The Perils of the Property Company

Alan Pink

It’s surprising how a seemingly innocuous structure for holding property can have us shivering with horror as tax advisers. One such is the parallel property holding company.

The structure look likes this: a trading company occupies business premises, be they offices, a factory, or land. Another company, which is not part of the same group as the trading company, but is owned by the same shareholder or shareholders, owns those business premises, and rents them to the trading company. This may have been set up for excellent commercial reasons: for example, the wish to keep the valuable property at arms length from the trading company, and therefore “safe” from liabilities. But if the arrangements have been set up like this, no matter how good the commercial motivation, what you have ended up with here is a tax nightmare.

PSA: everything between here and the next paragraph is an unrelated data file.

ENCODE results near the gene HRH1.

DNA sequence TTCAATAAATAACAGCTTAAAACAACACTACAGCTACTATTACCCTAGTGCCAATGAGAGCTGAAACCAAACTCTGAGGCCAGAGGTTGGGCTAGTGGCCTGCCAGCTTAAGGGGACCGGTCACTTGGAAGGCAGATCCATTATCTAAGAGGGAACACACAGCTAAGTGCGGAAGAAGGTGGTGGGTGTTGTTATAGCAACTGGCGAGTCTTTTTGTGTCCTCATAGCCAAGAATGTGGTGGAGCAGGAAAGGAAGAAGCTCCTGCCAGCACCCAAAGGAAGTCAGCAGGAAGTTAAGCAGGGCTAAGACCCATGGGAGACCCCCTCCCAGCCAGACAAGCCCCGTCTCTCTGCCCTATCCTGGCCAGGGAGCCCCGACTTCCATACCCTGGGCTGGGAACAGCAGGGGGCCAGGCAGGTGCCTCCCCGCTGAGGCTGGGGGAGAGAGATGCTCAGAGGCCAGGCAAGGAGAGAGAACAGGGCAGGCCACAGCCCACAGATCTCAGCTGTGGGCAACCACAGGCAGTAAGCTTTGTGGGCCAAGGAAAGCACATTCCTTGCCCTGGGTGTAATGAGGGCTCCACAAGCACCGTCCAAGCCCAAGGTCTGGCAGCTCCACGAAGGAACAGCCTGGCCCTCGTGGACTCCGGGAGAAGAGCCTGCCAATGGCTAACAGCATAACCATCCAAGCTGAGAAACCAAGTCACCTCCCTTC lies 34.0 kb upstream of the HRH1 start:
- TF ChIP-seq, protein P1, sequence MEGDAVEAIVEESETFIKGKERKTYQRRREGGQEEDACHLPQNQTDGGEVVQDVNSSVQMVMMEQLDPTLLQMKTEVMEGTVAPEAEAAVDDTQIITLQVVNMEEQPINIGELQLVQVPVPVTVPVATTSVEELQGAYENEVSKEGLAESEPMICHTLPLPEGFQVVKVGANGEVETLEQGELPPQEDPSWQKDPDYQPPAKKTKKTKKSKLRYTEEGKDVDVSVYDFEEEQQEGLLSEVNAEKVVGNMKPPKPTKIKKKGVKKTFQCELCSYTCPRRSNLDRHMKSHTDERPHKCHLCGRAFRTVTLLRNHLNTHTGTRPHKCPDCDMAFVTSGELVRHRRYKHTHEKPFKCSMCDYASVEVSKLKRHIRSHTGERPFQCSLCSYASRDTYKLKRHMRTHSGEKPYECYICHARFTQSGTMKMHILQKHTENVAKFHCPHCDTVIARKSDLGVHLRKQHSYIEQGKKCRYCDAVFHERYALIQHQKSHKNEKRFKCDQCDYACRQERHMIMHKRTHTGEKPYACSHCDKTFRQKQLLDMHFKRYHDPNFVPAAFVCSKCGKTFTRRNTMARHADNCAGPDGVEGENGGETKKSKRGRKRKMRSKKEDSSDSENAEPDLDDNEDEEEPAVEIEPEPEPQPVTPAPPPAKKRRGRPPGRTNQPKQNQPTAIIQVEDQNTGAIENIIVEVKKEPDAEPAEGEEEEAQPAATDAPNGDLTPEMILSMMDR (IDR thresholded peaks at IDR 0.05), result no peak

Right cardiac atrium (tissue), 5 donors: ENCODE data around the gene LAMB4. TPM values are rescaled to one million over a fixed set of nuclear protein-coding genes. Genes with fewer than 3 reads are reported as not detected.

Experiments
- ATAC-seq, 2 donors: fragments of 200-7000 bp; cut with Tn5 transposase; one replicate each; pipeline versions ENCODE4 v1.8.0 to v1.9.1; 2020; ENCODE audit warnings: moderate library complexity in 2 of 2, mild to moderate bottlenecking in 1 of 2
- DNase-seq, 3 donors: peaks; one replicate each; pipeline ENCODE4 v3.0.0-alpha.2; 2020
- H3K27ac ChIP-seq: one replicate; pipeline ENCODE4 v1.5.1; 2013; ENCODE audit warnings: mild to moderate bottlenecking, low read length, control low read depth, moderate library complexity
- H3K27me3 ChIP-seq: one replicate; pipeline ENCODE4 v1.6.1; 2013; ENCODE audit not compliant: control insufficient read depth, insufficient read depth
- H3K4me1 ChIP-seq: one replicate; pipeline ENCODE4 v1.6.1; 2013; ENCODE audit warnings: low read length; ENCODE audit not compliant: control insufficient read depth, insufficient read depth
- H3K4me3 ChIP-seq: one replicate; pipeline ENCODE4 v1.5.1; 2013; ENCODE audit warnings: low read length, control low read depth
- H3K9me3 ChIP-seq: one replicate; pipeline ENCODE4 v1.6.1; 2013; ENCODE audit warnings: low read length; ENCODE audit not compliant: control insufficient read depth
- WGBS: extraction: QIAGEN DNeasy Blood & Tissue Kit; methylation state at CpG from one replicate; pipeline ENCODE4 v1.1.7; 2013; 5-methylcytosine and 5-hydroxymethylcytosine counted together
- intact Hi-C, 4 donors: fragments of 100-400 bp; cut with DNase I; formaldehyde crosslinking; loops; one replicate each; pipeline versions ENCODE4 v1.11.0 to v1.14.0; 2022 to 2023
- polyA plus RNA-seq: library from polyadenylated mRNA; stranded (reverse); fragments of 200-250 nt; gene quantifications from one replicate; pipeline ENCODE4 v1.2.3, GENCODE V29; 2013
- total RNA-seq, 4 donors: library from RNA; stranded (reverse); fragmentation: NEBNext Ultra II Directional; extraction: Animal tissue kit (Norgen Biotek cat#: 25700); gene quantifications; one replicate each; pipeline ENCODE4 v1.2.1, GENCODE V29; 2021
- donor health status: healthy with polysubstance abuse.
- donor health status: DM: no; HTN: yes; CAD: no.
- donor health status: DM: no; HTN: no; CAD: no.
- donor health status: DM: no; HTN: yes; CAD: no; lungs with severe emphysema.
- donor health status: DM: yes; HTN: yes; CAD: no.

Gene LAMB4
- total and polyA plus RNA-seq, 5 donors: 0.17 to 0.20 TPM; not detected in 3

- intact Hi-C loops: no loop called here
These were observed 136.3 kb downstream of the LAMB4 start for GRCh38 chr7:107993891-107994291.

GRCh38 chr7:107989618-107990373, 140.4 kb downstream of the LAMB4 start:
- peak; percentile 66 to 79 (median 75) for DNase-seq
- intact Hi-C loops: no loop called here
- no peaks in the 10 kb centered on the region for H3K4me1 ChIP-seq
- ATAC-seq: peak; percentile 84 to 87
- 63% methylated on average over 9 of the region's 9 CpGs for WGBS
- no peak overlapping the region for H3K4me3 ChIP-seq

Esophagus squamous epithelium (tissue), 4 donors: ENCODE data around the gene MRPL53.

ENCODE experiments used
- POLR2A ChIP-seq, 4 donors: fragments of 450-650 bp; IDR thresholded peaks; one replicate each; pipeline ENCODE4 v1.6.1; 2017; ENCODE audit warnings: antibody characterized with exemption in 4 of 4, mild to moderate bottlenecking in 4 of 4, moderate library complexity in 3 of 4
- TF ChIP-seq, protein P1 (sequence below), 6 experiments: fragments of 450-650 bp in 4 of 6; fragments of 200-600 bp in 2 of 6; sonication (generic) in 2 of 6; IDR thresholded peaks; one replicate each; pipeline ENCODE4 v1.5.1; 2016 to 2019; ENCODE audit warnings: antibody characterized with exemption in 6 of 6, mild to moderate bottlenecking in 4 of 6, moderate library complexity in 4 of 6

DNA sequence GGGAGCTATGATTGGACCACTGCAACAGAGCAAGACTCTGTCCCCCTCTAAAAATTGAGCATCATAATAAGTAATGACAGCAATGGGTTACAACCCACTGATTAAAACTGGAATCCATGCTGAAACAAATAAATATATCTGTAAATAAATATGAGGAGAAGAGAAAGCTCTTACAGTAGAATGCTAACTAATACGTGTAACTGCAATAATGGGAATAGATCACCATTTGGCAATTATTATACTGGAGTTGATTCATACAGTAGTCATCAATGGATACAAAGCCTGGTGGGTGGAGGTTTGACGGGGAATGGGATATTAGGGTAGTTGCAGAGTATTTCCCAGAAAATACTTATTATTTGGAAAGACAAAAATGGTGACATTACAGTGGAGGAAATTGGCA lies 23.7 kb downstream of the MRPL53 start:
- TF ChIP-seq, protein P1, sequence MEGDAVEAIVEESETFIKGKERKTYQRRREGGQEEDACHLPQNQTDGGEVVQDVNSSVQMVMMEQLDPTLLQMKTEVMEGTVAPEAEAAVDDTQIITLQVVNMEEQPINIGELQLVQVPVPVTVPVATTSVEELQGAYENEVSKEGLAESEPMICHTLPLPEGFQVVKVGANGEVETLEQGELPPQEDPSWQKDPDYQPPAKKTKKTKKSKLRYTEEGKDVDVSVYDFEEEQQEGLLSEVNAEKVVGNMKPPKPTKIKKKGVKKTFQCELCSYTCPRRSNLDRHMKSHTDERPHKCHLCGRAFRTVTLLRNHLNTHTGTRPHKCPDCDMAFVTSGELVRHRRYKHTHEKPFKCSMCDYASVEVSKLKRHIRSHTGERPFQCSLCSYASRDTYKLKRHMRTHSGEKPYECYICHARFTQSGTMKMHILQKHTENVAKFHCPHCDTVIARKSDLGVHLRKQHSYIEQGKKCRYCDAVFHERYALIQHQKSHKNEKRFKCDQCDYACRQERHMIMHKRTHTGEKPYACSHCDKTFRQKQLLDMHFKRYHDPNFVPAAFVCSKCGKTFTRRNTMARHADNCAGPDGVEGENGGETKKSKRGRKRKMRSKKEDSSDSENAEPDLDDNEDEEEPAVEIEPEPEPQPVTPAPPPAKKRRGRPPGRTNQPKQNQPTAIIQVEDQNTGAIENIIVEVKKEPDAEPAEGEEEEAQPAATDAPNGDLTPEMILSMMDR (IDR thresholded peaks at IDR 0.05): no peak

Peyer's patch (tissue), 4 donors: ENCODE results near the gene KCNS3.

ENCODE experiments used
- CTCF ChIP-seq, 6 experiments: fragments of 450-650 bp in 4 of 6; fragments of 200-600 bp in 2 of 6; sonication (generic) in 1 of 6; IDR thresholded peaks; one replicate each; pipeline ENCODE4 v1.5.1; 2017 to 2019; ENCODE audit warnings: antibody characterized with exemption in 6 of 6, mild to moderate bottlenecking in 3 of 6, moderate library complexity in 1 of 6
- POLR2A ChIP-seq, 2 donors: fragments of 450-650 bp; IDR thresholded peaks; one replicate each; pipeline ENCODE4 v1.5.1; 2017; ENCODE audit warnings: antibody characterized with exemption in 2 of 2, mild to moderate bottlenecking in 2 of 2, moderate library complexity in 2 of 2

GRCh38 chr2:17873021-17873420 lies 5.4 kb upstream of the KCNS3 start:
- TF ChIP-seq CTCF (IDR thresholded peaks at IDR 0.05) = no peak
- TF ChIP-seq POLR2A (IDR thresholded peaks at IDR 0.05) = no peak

Inheritance tax

For a start, you have deprived the property of business property relief from inheritance tax. This means that, if the shareholder of the two companies dies, the full value of the property, as represented by his shareholding in the property company, is chargeable to inheritance tax at 40%.

If, instead of holding the asset in the parallel property company, it had been held as an asset of the trading company, or other holding company which owned the trading company, the relief would have been at 100%, in other words there would have been no tax on this value at all.

Even owning the property individually, outside the limited company “wrapper” would be eligible for business property relief, although this is even if only at 50%.

Capital gains tax